Monday, November 21, 2011

Cast Iron Crazy

When I was five years old, the greatest movie in the world would hit the big screen starring John Wayne. The Cowboys would make it's debut in 1972 engraving one of two frightening childhood memories that have remained in my mind for years. The first would be the Child Catcher from Chitty Chitty Bang Bang while the other is of Bruce Dern as Asa Watts who almost made me wet the bed. But aside from all the crying when John Wayne loses his life, I was always amazed that they had apple pie on the trail ride. How was this possible? Where was the oven in the wagon?

It wouldn't be until later in my years that I would begin the long hard road of cast iron cooking. And yes, it is possible to cook an apple pie on a trail ride granted you have the right cast iron pot.

Dutch Oven cooking is no small task as I mentioned to someone the other day the older I've gotten the more my toys weigh. Seems like everything I own now that's worth playing around with has to be pulled on a trailer or hauled in a truck and a Dutch Oven that's going to cook in great capacity is not exactly easy to maneuver around. But once you've got it seasoned and ready, the flavor that follows remains unmatched by any cookware in the kitchen.

The preparation of cast iron is one that I have practiced for over twenty years now. I've been frying eggs in a black skillet since I was old enough to stand but cooking with Dutch Ovens came about in my twenties as I began to learn the art of cowboy cooking.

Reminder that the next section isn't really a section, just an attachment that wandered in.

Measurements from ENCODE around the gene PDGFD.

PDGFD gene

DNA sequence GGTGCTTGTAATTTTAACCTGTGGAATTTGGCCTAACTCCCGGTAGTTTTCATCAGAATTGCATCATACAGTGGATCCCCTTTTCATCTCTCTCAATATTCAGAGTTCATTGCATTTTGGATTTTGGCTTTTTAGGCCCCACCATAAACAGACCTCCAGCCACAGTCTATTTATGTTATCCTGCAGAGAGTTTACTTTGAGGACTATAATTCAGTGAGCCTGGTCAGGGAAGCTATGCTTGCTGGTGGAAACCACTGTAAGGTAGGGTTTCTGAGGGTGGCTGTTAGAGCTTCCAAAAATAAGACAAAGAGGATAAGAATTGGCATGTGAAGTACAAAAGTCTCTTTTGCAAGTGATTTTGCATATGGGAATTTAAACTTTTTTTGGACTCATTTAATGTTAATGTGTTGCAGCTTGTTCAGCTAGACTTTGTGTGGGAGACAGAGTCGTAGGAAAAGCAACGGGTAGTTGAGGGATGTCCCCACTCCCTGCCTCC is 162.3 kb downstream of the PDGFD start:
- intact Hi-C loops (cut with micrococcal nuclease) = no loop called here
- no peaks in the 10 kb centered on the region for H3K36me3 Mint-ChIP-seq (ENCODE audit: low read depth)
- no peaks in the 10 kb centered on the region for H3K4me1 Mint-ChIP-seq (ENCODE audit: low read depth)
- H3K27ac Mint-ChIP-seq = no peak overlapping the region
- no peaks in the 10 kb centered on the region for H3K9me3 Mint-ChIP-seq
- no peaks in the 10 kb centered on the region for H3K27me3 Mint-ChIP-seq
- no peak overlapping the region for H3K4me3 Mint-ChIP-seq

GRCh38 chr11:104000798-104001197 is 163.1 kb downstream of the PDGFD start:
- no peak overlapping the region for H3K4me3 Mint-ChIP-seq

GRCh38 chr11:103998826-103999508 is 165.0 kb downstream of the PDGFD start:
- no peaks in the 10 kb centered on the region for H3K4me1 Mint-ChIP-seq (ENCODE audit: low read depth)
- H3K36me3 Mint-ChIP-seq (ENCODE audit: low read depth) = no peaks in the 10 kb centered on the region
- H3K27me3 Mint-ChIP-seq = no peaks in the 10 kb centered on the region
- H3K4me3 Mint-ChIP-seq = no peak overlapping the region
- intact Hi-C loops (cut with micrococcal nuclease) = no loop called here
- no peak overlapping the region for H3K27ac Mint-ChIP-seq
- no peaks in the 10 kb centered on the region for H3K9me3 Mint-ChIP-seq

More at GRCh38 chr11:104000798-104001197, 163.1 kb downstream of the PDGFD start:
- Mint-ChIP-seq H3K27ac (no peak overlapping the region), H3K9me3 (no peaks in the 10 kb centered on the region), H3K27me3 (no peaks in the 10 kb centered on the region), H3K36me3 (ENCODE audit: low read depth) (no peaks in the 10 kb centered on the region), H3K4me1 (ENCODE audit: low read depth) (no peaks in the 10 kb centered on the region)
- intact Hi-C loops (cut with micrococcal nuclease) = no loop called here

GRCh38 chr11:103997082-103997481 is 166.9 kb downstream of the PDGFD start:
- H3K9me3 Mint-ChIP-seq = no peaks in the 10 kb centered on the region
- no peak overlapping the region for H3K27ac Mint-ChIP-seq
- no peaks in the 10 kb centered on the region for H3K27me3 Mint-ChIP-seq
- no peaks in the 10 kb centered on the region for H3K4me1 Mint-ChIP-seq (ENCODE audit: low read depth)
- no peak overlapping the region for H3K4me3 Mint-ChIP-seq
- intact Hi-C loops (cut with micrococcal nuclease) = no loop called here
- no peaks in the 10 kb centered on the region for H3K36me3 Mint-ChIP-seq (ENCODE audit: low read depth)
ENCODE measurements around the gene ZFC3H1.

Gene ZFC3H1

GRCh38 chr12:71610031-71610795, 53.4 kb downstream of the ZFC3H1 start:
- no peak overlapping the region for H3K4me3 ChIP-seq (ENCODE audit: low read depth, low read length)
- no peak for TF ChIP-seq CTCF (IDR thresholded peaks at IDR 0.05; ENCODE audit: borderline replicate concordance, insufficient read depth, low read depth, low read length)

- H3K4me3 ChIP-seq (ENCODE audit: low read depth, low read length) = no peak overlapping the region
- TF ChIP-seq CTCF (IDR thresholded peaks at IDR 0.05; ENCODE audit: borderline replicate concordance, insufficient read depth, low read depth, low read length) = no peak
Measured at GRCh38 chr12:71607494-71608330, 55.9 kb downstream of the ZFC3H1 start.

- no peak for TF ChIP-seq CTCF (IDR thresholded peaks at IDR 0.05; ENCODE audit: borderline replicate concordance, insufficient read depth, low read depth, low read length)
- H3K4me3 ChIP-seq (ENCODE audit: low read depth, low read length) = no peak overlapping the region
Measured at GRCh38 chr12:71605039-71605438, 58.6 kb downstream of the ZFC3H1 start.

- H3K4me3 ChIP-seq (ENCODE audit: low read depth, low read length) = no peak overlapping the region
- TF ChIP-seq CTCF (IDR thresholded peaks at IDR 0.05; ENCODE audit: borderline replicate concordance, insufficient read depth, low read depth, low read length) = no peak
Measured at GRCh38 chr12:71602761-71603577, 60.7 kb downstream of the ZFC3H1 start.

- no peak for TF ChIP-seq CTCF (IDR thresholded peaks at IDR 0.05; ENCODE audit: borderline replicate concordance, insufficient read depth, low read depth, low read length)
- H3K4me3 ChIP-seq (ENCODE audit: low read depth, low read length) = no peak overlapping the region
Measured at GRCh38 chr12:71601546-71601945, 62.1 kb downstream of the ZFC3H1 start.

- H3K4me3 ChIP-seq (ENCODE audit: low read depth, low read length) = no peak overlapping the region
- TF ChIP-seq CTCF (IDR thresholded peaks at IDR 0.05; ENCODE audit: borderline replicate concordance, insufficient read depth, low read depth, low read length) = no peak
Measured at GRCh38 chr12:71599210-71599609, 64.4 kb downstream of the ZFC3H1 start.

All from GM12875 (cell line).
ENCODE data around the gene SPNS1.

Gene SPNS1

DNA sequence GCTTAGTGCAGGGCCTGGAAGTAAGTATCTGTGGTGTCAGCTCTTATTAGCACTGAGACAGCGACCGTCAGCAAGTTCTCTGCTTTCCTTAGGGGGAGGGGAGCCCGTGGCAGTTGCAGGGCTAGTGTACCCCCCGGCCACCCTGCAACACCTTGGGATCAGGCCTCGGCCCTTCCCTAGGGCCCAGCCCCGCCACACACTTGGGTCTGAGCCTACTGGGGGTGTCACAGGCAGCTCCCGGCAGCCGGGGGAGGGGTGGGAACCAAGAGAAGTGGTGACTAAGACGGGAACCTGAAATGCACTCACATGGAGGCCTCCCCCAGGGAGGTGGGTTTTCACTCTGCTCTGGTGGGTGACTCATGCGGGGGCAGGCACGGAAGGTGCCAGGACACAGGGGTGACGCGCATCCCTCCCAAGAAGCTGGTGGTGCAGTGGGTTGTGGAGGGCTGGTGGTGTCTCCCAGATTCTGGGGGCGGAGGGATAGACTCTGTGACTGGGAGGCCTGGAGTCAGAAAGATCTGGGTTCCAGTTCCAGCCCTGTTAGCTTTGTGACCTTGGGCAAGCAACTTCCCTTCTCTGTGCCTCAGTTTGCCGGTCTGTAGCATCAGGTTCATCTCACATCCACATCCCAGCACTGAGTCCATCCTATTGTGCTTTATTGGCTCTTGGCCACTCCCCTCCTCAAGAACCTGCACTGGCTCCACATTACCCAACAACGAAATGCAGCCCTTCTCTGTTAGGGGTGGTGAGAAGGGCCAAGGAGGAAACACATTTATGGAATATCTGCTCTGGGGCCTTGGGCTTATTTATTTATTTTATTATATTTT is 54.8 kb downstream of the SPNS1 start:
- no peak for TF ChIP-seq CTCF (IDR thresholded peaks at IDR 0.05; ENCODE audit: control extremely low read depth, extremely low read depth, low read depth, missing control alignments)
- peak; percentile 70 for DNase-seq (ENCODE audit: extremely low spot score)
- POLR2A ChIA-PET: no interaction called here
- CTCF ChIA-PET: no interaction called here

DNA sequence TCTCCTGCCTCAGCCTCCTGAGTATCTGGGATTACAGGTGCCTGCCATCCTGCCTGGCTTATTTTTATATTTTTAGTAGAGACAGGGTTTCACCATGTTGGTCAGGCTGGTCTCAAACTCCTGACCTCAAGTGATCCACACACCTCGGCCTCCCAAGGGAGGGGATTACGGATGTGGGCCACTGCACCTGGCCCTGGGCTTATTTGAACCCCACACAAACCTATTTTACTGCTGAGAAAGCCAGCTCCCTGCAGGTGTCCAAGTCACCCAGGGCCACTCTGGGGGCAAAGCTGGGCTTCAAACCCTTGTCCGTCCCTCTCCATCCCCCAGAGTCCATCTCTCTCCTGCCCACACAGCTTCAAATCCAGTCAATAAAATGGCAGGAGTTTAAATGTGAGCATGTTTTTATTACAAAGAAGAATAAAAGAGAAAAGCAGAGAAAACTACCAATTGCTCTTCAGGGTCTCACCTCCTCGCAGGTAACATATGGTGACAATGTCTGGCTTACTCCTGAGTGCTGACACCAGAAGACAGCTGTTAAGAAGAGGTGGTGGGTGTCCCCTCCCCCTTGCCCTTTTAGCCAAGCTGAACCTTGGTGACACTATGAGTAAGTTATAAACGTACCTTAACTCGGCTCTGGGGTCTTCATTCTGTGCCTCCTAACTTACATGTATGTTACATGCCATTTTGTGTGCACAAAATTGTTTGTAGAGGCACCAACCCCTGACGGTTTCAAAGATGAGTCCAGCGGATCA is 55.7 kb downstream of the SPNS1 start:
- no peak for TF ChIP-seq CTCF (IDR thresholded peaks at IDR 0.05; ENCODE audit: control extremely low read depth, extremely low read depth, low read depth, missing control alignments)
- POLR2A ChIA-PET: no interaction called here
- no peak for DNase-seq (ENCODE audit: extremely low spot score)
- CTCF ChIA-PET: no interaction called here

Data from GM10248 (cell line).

There's plenty of misinformation about cast iron when it comes to seasoning and cleaning and I don't claim to know everything but twenty years of messing with it has helped me learn what to do and more importantly, what not to do.

Before I go into the seasoning process, it's important to point out the difference between a new cast iron piece and an old one. Old cast iron before WW2 was made completely different than what we have now as the old skillets are smoother and lighter. This was due to the excellent machine work done on the skillets at that time as soon after the depression, they began to cut back on expenses leaving them heavier with a rougher surface. Both of them work well for different things such as eggs are cooked better in an older skillet and meats are cooked better in a heavier skillet. They both retain oil for seasoning but the older ones are a little trickier.

Granted you buy an old skillet in a flea market that has the smooth bottom, you'll want to strip it just to be safe as quite frankly you don't know what's been cooking in that thing and these days you can't be too sure. Place the skillet in the oven open side face down and start the oven cleaning process. This will burn off all the old oil and take it down to the metal.

After the oven shuts down, pull the skillet out and take it outside to dust off.

Wash the skillet with water and dry it off with a towel. Now coat the entire skillet with Crisco and place open face down in the oven to bake at 250 degrees. (It is so much better to do this on a gas grill as it really makes for a big mess in the oven.) Leave it in for fifteen minutes or so pulling it out to wipe it down with a paper towel. You want to leave some oil on the skillet but too much will make it tacky. Especially on the old skillets that have a smooth surface as oil gums up if you don't wipe it down. Place it back in the oven.